Before I had my daughter, I knew I would be going back to work after she was born. After all, the bills still have to be paid and I have a $50,000+ degree just sort of sitting around doing nothing. I figured I’d spend my maternity leave looking for new jobs – something full-time with benefits, maybe something related to my degree if I could – and I could quit my part-time job and feel like a real adult.
Then, I gave birth and I bonded with this little person that I created.
I fought against the possibility of a C-section, I fought hard to breastfeed even when it was extremely painful and uncomfortable, and I fought a lot of the advice I was given by other parents when I didn’t necessarily agree with it. I have fought every step of the way to make things work for us and I’m now fighting against the prospect of needing to go back to work. What if I can’t produce enough milk to set aside for her while I’m there? What if my milk dries up completely? What if she starts to prefer someone else over me? What if she forgets me altogether? What if she starts crawling or talking or walking and I miss it because I’m at work? What if something bad happens while I’m not here? What if she needs me?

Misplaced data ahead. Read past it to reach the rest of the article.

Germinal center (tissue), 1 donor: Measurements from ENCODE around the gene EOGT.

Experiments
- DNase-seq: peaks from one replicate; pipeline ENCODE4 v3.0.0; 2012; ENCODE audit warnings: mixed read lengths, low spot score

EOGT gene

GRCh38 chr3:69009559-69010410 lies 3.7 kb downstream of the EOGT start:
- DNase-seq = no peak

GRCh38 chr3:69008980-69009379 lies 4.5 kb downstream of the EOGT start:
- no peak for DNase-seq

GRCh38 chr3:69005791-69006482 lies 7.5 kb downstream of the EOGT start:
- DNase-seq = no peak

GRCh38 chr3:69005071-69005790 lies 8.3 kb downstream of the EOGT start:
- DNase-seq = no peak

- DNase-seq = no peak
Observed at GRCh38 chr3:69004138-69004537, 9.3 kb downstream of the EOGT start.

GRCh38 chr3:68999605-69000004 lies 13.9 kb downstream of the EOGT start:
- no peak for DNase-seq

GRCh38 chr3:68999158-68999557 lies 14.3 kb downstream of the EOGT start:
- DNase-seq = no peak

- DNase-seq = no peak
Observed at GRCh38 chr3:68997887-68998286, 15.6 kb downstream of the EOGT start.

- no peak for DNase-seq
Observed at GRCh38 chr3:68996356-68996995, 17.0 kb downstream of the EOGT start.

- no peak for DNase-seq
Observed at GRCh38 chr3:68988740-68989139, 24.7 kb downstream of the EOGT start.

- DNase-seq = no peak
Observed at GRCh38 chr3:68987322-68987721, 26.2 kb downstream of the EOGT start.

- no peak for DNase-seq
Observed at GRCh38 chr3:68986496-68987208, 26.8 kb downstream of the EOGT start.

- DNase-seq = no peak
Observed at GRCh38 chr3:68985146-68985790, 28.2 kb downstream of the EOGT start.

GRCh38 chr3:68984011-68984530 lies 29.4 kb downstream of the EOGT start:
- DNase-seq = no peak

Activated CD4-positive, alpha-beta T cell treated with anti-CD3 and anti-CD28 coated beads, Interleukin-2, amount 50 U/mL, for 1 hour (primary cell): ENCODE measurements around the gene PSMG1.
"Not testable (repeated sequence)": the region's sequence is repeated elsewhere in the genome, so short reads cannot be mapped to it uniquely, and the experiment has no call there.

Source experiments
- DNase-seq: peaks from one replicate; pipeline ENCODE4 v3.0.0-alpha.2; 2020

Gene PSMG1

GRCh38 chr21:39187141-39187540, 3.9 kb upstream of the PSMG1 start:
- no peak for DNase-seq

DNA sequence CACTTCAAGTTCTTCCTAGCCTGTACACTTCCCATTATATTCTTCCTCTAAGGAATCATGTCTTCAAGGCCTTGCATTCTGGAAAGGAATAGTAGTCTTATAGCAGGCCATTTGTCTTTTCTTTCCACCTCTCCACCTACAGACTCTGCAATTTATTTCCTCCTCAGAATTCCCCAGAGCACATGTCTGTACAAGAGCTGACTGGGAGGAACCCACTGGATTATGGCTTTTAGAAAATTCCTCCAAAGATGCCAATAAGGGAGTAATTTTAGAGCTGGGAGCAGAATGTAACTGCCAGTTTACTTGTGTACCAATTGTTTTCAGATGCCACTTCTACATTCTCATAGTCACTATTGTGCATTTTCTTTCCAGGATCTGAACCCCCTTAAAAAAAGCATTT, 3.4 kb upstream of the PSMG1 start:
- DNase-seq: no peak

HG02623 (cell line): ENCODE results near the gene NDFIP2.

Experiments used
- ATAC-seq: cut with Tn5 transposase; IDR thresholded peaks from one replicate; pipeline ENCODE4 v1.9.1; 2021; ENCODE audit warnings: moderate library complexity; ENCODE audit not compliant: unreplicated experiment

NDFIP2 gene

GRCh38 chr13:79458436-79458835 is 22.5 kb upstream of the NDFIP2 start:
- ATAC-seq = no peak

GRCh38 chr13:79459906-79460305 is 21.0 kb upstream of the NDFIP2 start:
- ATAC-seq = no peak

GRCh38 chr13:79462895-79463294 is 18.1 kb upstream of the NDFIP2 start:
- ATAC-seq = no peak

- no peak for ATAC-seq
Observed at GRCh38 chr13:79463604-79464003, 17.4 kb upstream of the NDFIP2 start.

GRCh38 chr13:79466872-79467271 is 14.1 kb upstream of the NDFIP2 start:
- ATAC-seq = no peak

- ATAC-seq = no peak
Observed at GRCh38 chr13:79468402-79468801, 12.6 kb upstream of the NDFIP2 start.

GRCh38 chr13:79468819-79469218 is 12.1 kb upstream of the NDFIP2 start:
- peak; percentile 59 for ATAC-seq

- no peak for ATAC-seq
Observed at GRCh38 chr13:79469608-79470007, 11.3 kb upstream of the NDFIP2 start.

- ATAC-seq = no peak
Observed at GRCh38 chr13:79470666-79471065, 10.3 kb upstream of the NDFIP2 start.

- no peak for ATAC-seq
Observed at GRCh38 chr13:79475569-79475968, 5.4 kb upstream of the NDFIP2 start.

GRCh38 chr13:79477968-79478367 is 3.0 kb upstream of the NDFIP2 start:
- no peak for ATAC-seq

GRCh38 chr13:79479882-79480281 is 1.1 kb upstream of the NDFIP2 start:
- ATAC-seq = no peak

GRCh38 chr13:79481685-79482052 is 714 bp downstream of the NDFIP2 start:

I knew months ago that this day would come, but back then, I didn’t realize how attached I was going to feel at the end of my maternity leave and now all I want to do is stay here and be a mom. If you had told me six months ago that I’d want to be a stay-at-home parent, I would have laughed at you. It was never in the cards for me back then. Not only did I need my job to help pay the bills, but I would have never dreamed I’d enjoy sitting at home, taking care of a little one every hour of everyday for the rest of my life. That wasn’t me. I respected women who did it, but I never thought it would be an option for me.
And then this beautiful, perfect little person entered my life and all I want to do is be with her all the time. I want to be here when she needs me. I want to be here for all of her “firsts.” I don’t care about my degree or finding a great-paying job anymore. I haven’t since we brought her home. Motherhood is my calling; too bad the rest of the world doesn’t seem to agree. Bills still have to be paid, food still has to be put on the table, and if I don’t go back to work, we don’t make enough money on one income to make ends meet. I’m still learning to accept the fact that I have to leave my daughter in the hands of a friend while I’m away, a friend that I trust implicitly with the well-being of my daughter, but worries are still there. No one can take care of my baby the way I can, and I would say just about every mother feels this way, and I’m still figuring out how to deal with how I’m feeling.
In the meantime, I’m going to enjoy the rest of the day with my baby girl because tomorrow, after more than two months, I’ll be back at work where I left off, with just a little more on my mind. Wish me luck.